No MeSH data available.


Related in: MedlinePlus

Bronchoscopy images after two weeks of antifungal therapy with diffusely abnormal appearing mucosa and tan adherent plaques (arrows).
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fig5: Bronchoscopy images after two weeks of antifungal therapy with diffusely abnormal appearing mucosa and tan adherent plaques (arrows).

Mentions: Following two weeks of posaconazole therapy, repeat CXR denoted increased right-sided pleural effusion and new infiltrates in the right lower lobe (Figure 3). FEV1 was 1.08 L/s (33% predicted). A chest computed tomography scan was notable for a thick-walled cavitary lesion with mural nodularity involving the subpleural posterior right lower lobe and tree-in-bud centrilobular nodules within the right lower lobe (Figure 4). Repeat bronchoscopy demonstrated endobronchial, adherent tan-colored plaques throughout, tan secretions, and diffusely abnormal appearing mucosa (Figure 5). Pathology results from a transbronchial biopsy of the cavitary lesion demonstrated septated fungal hyphae, consistent with possible Aspergillus spp. Endobronchial biopsies of the plaques were notable for the finding of a small, detached fragment of matted fungal hyphae adjacent to but not penetrating the endobronchial mucosa (Figure 6). The BAL fluid became positive at day 4 after biopsy for moderate mold, again identified as Scopulariopsis sp. The patient was deemed not to be a surgical candidate for resection of the mycetoma based on his comorbidities. He was admitted for treatment of his invasive fungal infection with IV liposomal amphotericin B.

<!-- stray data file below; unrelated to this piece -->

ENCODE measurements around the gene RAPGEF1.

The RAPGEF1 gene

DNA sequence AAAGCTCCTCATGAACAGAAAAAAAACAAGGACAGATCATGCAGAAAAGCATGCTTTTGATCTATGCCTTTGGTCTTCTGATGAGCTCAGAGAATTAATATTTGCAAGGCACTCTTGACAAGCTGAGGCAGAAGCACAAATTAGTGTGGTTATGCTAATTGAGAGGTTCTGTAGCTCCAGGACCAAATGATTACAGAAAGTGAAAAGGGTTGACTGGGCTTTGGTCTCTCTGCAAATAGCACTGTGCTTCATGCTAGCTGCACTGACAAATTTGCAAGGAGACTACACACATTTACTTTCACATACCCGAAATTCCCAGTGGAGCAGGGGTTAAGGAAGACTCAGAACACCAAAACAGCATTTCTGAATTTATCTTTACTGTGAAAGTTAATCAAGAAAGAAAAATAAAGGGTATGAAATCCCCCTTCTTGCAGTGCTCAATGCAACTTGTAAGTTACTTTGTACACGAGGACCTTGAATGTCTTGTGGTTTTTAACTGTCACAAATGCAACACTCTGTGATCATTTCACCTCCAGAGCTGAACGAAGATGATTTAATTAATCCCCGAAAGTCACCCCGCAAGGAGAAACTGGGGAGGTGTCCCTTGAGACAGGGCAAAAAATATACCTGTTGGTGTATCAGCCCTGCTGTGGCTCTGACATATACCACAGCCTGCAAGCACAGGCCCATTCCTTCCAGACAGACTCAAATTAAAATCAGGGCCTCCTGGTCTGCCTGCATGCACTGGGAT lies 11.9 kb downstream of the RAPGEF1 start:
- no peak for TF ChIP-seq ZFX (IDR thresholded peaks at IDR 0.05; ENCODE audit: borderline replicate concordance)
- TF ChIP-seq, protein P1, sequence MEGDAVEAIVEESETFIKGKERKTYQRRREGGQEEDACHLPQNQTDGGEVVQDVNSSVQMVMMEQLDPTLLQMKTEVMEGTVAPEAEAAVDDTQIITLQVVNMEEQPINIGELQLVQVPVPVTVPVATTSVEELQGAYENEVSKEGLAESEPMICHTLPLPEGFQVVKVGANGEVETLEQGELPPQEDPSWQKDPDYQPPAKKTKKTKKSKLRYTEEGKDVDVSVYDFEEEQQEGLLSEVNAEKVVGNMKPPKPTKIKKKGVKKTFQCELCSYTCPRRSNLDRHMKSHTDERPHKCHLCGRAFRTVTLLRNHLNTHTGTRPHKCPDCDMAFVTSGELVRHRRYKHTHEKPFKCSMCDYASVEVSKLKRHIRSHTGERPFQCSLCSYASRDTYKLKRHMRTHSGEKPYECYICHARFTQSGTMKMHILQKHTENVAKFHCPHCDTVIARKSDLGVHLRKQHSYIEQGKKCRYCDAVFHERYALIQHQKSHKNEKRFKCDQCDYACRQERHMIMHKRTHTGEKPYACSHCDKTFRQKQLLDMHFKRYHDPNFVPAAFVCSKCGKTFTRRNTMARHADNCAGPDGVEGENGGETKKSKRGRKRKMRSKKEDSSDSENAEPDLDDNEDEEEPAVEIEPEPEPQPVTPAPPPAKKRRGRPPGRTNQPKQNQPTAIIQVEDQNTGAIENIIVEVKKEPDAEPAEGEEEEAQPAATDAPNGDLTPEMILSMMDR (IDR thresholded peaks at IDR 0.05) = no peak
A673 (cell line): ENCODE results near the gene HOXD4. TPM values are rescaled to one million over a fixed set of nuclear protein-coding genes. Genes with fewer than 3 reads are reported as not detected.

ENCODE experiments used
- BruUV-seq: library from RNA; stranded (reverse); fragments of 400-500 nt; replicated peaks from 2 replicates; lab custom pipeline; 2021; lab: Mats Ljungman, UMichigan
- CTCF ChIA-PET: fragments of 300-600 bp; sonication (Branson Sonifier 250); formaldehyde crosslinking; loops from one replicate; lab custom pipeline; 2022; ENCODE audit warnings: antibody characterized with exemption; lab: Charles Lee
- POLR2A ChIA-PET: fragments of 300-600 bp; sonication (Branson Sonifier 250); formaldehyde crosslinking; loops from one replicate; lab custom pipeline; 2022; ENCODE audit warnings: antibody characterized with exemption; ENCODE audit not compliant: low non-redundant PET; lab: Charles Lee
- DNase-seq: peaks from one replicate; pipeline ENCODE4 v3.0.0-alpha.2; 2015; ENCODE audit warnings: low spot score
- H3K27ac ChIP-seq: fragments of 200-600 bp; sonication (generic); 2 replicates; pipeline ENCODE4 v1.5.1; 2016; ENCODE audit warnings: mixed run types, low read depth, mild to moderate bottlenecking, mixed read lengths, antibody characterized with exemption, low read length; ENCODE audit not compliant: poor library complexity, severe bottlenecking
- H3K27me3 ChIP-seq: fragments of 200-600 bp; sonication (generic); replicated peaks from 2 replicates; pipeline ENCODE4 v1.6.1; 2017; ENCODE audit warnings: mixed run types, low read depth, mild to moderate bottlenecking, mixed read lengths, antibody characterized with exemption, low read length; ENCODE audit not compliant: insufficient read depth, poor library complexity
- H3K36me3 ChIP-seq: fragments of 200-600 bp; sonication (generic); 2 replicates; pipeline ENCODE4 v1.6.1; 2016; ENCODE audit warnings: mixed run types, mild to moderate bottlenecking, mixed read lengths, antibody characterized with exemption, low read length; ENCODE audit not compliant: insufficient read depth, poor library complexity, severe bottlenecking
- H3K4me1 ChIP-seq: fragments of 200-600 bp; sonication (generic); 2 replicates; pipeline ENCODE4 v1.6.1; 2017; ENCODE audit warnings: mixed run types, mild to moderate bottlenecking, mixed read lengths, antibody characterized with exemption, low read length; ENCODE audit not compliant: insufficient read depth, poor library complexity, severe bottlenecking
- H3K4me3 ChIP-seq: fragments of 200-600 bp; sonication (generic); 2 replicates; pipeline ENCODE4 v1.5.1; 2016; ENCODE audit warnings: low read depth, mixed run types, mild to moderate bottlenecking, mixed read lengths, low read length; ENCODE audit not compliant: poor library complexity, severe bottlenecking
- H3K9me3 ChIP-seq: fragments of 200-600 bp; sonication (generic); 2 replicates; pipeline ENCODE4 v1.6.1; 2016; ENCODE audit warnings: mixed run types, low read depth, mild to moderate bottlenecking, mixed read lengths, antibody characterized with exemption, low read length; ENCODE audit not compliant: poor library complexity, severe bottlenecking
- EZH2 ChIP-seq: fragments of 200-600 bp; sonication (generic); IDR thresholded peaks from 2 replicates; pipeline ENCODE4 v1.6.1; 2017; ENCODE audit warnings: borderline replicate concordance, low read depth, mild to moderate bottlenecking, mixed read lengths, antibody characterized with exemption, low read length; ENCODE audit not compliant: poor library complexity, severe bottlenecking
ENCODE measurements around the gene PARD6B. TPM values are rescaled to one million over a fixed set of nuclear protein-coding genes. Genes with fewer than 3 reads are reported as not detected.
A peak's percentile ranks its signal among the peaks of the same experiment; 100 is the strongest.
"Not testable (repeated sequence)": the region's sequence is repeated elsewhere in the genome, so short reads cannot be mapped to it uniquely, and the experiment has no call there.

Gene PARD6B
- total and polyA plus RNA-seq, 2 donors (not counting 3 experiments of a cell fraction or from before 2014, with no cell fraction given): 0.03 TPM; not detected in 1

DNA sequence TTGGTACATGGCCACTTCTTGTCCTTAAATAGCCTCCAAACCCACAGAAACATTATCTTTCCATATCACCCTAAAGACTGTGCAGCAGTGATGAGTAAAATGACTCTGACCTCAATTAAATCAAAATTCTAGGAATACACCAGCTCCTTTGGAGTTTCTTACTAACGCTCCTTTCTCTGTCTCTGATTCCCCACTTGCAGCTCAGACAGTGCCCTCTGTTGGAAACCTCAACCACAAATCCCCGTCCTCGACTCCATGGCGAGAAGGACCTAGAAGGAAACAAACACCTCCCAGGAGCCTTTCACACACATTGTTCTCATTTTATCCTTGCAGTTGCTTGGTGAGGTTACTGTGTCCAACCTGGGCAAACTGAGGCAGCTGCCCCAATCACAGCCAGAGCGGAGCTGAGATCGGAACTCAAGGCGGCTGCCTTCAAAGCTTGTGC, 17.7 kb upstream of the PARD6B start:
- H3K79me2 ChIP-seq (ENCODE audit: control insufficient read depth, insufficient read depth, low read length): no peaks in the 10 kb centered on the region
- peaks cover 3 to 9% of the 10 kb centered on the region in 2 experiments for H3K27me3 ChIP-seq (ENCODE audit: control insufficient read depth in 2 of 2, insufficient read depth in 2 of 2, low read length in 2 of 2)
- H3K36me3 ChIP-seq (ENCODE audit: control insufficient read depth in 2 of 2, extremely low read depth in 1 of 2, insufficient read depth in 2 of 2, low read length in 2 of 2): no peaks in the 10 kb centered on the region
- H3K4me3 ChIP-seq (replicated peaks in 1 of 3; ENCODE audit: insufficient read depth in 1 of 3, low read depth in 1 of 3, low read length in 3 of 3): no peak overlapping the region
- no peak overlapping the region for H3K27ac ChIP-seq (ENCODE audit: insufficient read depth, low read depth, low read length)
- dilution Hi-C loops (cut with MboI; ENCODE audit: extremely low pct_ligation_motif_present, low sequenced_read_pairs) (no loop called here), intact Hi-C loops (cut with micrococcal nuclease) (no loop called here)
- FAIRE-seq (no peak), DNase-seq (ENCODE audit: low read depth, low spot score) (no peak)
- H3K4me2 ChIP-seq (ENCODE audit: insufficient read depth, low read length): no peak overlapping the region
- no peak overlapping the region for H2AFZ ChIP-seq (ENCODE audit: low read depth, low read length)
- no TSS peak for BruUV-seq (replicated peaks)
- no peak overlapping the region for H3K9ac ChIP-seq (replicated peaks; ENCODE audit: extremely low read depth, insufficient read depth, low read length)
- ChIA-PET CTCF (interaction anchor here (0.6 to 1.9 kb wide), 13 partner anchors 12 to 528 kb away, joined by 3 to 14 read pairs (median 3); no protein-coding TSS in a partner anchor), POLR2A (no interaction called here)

Invasive Microascus trigonosporus Species Complex Pulmonary Infection in a Lung Transplant Recipient.